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Navigating the Trans Fat Terrain: Strategies for Healthcare Professionals to Protect Patient Health

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Navigating the Trans Fat Terrain: Strategies for Healthcare Professionals to Protect Patient Health

Few food ingredients pose as serious health risks as trans fats. With their proinflammatory impacts, trans fats are known to have deleterious effects on overall health. What’s worse, trans fats are often hidden, lurking in the foods we eat. Within this article, the goal is to expose the dangers of trans fats, point out their common food sources and uncover hidden ones, understand the regulatory requirements for trans fats, and empower our readers with the necessary information to improve their diet and overall health with better food choices.


Understanding Trans Fats

By definition, the majority of trans fats are unsaturated fats that are mechanically engineered to have a hydrogen atom added in a process called hydrogenation. Starting as a liquid oil, the hydrogenation process makes these fats solid, giving them more stability, extending their shelf-life, and enhancing food texture. Other minor sources of trans fats include those in ruminant animal products and those that occur during other heat-based chemicalization processes.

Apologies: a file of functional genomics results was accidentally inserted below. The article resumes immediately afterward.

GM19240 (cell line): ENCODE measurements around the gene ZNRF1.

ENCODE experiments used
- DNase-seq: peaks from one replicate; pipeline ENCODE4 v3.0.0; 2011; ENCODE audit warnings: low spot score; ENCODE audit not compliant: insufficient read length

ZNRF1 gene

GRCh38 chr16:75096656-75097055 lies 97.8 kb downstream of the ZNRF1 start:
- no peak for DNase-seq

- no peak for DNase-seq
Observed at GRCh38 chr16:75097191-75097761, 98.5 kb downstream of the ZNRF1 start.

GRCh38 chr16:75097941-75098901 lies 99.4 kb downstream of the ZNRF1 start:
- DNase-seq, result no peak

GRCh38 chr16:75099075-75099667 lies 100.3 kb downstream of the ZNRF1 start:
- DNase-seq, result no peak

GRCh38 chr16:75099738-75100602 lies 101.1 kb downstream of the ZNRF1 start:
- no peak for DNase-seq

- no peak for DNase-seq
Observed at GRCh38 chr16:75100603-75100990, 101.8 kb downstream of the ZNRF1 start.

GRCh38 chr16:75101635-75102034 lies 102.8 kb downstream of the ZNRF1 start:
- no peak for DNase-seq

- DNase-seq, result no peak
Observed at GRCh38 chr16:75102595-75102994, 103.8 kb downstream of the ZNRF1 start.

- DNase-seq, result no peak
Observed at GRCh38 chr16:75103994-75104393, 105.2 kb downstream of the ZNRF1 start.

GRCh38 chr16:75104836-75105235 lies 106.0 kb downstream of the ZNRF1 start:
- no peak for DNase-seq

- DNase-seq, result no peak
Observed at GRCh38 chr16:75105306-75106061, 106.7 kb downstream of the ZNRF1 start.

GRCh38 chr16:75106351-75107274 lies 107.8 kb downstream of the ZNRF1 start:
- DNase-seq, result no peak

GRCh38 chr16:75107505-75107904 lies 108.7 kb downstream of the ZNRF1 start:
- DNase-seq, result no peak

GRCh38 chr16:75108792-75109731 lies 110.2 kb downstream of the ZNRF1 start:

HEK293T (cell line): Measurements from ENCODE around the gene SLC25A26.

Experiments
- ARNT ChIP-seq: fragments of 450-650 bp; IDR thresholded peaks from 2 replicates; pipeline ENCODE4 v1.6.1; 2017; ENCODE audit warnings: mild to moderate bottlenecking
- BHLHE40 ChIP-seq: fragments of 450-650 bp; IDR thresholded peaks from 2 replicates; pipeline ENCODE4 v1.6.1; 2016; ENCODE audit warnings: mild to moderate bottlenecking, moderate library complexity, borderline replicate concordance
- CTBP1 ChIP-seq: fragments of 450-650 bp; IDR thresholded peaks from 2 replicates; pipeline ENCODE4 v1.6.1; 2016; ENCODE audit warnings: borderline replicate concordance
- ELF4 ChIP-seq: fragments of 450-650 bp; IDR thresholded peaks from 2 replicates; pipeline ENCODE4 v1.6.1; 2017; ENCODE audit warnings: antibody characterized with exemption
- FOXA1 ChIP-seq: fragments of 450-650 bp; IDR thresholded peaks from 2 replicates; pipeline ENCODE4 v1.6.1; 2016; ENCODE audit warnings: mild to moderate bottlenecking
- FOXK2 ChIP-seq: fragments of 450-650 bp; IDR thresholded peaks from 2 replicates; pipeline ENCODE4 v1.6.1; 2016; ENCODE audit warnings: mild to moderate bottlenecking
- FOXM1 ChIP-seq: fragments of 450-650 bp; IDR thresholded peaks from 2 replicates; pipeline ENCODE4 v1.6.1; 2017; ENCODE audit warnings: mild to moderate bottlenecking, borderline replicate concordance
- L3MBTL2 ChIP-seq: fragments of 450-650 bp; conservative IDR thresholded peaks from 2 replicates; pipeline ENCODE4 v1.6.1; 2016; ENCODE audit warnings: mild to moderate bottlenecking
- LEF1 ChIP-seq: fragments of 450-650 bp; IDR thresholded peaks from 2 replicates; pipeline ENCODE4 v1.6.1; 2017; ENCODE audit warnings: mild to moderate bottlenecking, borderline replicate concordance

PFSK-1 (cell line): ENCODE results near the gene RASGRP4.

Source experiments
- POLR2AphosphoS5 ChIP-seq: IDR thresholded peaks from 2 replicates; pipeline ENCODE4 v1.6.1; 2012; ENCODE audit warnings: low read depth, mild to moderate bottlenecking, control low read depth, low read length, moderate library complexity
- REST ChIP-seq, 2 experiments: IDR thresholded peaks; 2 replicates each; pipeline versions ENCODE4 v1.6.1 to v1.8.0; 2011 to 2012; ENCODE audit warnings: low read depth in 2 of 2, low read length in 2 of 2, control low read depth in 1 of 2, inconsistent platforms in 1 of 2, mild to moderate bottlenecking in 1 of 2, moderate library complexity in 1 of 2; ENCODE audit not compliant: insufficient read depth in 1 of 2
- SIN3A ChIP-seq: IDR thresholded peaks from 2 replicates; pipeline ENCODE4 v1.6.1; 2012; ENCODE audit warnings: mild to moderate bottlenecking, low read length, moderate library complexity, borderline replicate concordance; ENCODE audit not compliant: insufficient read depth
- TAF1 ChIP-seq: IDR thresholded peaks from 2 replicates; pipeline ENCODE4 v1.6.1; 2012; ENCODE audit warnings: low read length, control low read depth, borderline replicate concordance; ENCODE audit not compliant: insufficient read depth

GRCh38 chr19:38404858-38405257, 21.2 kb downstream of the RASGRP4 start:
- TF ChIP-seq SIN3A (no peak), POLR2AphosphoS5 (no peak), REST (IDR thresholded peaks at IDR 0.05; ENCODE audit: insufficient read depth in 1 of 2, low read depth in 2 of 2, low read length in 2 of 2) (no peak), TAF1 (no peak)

Trans fats have quickly become ubiquitous in the food supply of the United States. From center aisles of the grocery store to grab-and-go convenience store items, to vending machine snacks, trans fats are often hidden in readily available foods. Sometimes under the disguise of “partially hydrogenated oils,” trans fats are found in a large amount of processed foods, most often in fried foods, baked goods, creamy candies, processed packaged snacks, and margarine. 

Trans fats have demonstrated functional purposes in the food supply, by allowing the production of foods that can be sold and distributed to last longer without spoilage. However, research has demonstrated that trans fats have a tremendous negative impact on public health. The more we learn about trans fats, the more they are known to have deleterious metabolic and inflammatory effects. 

Health Risks Associated with Trans Fat Consumption

Trans fats have a variety of deleterious health effects with an increased risk of developing chronic diseases. They are well-known for their negative pro-inflammatory properties. Trans fats promote inflammation by upregulating the production of inflammatory cytokines and oxidative stress markers